Professor of atmospheric science, University of California, Berkeley
I’ve spoken to people who want climate model information, but they’re not really sure what they’re asking me for. So I say to them, “Suppose I tell you that some event will happen with a probability of 60% in 2030. Will that be good enough for you, or will you need 70%? Or would you need 90%? What level of information do you want out of climate model projections in order to be useful?”
I joined Jim Hansen’s group in 1979, and I was there for all the early climate projections. And the way we thought about it then, those things are all still totally there. What we’ve done since then is add richness and higher resolution, but the projections are really grounded in the same kind of data, physics, and observations.
Still, there are things we’re missing. We still don’t have a real theory of precipitation, for example. But there are two exciting things happening there. One is the availability of satellite observations: looking at the cloud is still not totally utilized. The other is that there used to be no way to get regional precipitation patterns through history—and now there is. Scientists found these caves in China and elsewhere, and they go in, look for a nice little chamber with stalagmites, and then they chop them up and send them back to the lab, where they do fantastic uranium-thorium dating and measure oxygen isotopes in calcium carbonate. From there they can interpret a record of historic rainfall. The data are incredible: we have got over half a million years of precipitation records all over Asia.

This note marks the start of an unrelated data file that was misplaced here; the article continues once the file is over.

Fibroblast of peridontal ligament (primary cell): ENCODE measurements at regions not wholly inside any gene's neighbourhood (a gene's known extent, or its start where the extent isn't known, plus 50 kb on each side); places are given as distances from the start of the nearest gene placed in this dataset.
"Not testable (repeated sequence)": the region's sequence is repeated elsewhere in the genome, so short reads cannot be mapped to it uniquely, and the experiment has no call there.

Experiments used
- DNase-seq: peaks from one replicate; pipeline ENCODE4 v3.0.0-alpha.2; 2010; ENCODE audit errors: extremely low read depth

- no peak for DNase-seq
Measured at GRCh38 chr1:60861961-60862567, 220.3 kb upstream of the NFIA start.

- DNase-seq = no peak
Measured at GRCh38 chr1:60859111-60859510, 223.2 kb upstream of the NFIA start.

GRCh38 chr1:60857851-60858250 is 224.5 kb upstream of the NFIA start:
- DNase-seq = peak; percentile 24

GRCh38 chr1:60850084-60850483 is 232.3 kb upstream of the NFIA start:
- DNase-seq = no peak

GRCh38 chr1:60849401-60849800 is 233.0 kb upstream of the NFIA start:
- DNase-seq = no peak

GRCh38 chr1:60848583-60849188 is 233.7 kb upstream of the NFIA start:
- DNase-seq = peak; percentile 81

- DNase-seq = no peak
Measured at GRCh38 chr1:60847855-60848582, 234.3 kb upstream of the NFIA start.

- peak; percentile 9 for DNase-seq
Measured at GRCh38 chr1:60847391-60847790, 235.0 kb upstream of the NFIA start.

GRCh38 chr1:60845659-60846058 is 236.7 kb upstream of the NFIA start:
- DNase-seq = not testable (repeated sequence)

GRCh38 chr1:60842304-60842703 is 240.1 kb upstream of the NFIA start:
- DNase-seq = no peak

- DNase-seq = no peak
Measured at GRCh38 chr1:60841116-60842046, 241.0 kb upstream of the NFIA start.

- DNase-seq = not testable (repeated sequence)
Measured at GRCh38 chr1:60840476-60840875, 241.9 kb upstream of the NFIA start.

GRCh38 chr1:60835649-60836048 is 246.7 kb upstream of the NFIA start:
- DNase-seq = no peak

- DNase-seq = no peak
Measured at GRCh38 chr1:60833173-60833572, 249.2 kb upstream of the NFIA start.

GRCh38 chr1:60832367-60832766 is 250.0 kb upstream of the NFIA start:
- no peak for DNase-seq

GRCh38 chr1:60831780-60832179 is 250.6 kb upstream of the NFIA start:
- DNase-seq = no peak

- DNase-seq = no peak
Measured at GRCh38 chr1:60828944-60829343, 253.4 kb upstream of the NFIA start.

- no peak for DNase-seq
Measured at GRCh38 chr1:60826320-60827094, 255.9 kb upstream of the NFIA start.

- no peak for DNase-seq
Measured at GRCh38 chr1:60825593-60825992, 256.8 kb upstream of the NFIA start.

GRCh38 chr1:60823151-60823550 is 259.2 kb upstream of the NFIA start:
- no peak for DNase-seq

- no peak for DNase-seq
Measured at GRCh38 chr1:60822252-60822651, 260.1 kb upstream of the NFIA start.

I don’t see us reducing fossil fuels by 2030. I don’t see us reducing CO2 or atmospheric methane. Some 1.2 billion people in the world right now have no access to electricity, so I’m looking forward to the growth in alternative energy going to parts of the world that have no electricity. That’s important because it’s education, health, everything associated with a Western standard of living. That’s where I’m putting my hopes.
Anne Lise Kjaer
Futurist, Kjaer Global, London
As a kid I wanted to become an archaeologist, and I did in a way. Archaeologists find artifacts from the past and try to connect the dots and tell a story about how the past might have been. We do the same thing as futurists; we use artifacts from the present and try to connect the dots into interesting narratives in the future.